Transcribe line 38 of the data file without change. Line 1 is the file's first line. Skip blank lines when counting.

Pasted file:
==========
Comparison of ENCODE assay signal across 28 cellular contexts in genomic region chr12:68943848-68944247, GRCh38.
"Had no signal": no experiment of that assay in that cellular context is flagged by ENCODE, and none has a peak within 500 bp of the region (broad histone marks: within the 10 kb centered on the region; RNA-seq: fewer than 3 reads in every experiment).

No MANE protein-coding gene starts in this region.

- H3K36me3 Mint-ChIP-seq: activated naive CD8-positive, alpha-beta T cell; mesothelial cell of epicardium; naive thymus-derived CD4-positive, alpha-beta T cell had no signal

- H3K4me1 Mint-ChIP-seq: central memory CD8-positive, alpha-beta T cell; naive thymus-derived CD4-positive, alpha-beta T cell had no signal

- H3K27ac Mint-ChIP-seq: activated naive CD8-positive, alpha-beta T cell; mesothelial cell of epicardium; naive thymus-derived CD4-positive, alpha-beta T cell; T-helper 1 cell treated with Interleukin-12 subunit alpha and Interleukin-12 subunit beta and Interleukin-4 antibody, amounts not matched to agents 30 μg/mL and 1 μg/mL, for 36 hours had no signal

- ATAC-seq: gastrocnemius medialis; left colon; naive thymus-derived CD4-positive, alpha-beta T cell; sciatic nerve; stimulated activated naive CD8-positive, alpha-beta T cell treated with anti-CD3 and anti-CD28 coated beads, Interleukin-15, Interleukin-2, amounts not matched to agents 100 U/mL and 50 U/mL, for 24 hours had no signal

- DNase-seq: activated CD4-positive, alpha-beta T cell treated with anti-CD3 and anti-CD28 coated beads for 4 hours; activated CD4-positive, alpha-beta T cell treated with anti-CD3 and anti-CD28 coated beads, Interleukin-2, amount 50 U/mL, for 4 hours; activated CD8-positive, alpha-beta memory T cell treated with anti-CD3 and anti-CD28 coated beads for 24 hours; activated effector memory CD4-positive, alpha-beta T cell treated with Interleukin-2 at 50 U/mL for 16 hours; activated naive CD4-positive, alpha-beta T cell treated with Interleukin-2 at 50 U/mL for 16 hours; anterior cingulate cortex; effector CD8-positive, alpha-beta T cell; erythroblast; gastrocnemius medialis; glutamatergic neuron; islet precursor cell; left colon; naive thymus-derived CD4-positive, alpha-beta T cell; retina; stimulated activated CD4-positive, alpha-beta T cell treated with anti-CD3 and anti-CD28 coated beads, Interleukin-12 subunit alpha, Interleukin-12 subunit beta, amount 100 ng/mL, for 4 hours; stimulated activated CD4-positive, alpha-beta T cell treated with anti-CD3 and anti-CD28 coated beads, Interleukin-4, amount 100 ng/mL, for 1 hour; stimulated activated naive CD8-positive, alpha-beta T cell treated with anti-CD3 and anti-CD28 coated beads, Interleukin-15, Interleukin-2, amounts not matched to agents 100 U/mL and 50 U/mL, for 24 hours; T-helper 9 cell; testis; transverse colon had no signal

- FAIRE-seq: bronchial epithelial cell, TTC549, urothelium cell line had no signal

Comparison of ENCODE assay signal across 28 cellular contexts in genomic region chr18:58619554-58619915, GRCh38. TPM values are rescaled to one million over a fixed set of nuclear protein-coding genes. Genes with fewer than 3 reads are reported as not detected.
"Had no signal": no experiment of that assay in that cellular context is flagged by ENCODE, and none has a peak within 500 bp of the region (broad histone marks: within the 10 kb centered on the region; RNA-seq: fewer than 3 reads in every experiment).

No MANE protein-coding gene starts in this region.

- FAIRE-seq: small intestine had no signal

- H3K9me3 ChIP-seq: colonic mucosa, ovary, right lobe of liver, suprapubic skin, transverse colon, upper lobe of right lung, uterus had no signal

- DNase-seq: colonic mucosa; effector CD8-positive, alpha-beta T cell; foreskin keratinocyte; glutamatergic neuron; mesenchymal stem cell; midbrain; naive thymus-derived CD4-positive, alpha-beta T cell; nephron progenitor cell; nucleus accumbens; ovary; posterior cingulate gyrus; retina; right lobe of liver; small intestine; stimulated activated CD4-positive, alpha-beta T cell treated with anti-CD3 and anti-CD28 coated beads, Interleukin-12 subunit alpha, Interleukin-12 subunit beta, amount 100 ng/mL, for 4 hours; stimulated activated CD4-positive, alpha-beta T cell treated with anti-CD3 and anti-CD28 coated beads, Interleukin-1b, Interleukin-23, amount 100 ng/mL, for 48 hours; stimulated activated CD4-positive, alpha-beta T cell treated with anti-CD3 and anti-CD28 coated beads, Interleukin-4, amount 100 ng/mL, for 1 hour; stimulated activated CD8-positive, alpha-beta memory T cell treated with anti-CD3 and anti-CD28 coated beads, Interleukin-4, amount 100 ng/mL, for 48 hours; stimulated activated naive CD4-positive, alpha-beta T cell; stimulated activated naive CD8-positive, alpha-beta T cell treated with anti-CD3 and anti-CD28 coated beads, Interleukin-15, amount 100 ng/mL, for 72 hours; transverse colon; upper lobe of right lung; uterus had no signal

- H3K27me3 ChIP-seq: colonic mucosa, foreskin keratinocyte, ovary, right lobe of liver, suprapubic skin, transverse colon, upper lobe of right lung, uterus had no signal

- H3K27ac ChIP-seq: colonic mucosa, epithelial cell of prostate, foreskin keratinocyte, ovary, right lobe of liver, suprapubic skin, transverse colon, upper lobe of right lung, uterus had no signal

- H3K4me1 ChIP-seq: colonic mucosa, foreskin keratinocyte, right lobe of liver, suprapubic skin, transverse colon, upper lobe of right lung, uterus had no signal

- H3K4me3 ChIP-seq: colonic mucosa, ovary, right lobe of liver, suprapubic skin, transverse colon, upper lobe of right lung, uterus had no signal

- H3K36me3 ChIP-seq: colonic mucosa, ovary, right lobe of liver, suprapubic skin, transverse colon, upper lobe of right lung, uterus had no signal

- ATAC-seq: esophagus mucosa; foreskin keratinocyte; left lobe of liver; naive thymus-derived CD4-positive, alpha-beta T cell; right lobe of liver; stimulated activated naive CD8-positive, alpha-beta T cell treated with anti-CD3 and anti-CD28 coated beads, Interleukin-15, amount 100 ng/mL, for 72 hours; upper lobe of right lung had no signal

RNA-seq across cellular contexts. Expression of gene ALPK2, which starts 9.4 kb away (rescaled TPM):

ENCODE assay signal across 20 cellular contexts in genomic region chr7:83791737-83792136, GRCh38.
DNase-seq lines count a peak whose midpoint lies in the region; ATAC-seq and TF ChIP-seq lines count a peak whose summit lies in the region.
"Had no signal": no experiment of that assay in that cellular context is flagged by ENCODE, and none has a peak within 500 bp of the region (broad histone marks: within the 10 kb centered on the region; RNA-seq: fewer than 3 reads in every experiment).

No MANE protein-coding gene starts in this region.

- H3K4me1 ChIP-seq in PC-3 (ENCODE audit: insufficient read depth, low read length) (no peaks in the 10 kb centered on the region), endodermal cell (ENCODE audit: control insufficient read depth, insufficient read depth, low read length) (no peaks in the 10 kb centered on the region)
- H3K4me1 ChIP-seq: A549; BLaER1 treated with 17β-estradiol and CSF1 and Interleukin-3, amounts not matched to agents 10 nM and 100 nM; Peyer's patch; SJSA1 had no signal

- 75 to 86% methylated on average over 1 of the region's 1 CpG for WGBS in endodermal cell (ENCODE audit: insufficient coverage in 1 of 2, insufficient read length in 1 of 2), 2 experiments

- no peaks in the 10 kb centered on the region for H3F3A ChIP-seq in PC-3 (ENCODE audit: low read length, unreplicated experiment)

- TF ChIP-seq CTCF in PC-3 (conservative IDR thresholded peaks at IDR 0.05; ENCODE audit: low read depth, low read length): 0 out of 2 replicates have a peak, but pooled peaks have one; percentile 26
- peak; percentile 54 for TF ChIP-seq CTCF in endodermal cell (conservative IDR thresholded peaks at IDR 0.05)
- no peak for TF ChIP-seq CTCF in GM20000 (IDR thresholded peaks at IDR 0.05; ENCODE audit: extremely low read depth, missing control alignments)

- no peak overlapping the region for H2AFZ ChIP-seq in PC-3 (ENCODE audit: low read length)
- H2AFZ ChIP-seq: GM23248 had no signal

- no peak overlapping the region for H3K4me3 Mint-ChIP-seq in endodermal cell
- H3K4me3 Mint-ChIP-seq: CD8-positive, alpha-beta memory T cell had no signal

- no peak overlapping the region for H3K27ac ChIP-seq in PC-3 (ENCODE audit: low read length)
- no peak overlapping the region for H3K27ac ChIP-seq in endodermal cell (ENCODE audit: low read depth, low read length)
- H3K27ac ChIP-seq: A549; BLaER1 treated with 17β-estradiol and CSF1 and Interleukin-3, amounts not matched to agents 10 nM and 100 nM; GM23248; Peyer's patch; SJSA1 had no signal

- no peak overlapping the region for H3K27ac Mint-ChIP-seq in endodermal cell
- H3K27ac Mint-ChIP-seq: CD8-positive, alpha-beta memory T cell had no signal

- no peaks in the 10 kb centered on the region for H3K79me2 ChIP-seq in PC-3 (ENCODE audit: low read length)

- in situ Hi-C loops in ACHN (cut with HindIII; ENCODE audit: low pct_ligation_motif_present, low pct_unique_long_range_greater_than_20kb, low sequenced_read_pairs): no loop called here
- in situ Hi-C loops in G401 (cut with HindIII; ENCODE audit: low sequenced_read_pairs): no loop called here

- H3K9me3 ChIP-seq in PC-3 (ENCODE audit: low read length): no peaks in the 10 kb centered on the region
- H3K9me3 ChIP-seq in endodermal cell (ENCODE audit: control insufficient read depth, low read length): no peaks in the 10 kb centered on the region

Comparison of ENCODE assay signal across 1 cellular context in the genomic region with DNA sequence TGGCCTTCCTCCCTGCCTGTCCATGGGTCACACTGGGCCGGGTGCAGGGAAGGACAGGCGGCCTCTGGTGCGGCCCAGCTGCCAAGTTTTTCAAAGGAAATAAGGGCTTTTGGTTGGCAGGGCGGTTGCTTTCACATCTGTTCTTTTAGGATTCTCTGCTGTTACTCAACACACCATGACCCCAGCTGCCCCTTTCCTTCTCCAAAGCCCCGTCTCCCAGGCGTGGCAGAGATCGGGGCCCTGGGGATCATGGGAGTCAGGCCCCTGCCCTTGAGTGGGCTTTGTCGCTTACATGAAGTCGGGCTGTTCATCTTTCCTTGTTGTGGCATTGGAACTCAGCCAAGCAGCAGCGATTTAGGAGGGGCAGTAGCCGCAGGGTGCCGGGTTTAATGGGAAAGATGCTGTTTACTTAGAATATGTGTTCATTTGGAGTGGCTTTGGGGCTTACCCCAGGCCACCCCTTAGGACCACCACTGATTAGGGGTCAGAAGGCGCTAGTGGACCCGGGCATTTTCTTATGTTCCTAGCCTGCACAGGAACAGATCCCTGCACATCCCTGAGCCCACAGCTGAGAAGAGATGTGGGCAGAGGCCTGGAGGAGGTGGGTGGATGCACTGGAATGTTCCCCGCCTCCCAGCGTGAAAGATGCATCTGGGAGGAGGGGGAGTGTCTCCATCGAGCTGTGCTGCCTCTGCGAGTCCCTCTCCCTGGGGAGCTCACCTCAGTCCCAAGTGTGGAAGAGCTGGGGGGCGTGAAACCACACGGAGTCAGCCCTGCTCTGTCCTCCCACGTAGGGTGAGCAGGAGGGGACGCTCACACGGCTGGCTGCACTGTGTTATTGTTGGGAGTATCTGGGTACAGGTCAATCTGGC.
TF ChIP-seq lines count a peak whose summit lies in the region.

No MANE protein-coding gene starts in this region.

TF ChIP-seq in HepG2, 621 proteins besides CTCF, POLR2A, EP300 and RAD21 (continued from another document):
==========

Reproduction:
- no peak overlapping the region for H3K27ac ChIP-seq in PC-3 (ENCODE audit: low read length)